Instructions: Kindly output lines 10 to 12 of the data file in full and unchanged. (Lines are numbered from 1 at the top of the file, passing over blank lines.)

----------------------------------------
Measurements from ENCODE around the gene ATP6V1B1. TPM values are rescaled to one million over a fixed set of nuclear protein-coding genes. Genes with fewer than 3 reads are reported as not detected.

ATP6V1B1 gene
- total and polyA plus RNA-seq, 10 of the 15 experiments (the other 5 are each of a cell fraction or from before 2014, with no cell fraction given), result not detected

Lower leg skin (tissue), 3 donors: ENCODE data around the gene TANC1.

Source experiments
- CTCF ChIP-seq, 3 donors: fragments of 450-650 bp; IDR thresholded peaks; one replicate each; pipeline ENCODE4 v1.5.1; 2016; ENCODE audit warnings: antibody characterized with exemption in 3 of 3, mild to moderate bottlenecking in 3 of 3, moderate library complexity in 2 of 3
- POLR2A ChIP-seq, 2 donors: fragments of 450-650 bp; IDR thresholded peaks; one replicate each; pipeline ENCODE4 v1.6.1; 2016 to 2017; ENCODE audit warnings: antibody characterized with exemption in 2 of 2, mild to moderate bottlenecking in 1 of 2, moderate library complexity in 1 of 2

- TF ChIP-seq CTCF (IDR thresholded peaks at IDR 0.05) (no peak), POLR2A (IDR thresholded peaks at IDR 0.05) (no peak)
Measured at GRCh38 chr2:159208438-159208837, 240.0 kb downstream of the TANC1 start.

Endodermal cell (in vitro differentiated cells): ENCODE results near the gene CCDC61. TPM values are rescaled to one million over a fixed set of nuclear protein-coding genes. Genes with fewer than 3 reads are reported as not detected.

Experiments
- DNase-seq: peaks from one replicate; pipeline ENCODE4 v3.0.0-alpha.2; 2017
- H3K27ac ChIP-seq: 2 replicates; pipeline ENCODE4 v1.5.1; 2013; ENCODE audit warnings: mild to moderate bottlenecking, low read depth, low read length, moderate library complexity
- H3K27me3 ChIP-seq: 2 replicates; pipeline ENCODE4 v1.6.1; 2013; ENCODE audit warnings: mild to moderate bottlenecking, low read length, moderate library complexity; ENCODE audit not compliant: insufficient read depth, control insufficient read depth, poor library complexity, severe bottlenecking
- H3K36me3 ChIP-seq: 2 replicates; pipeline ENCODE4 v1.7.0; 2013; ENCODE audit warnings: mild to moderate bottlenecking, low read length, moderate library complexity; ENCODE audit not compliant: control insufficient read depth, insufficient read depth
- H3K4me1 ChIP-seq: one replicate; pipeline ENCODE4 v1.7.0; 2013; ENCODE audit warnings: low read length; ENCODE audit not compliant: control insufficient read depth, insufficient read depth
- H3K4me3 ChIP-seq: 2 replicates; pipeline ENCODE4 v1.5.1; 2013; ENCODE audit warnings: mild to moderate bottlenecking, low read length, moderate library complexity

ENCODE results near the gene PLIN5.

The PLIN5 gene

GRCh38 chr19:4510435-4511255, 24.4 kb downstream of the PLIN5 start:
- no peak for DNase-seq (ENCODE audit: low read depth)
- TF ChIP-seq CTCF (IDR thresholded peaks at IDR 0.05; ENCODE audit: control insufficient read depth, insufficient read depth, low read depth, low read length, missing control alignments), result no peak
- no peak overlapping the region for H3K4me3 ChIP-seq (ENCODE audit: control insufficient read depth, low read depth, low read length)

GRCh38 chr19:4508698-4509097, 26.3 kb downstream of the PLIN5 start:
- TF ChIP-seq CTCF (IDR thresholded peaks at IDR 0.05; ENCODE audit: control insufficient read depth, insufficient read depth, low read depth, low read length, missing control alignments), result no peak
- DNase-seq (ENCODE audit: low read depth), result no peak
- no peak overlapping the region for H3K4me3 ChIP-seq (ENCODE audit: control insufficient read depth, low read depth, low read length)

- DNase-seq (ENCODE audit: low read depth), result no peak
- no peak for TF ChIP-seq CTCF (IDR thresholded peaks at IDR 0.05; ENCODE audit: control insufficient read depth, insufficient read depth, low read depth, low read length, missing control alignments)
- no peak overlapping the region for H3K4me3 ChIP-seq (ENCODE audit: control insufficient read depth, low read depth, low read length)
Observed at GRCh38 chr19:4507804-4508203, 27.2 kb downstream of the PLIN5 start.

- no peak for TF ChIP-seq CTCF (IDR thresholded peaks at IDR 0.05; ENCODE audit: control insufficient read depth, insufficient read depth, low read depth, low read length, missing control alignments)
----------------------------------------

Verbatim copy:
Endodermal cell (in vitro differentiated cells): ENCODE results near the gene CCDC61. TPM values are rescaled to one million over a fixed set of nuclear protein-coding genes. Genes with fewer than 3 reads are reported as not detected.

Experiments
- DNase-seq: peaks from one replicate; pipeline ENCODE4 v3.0.0-alpha.2; 2017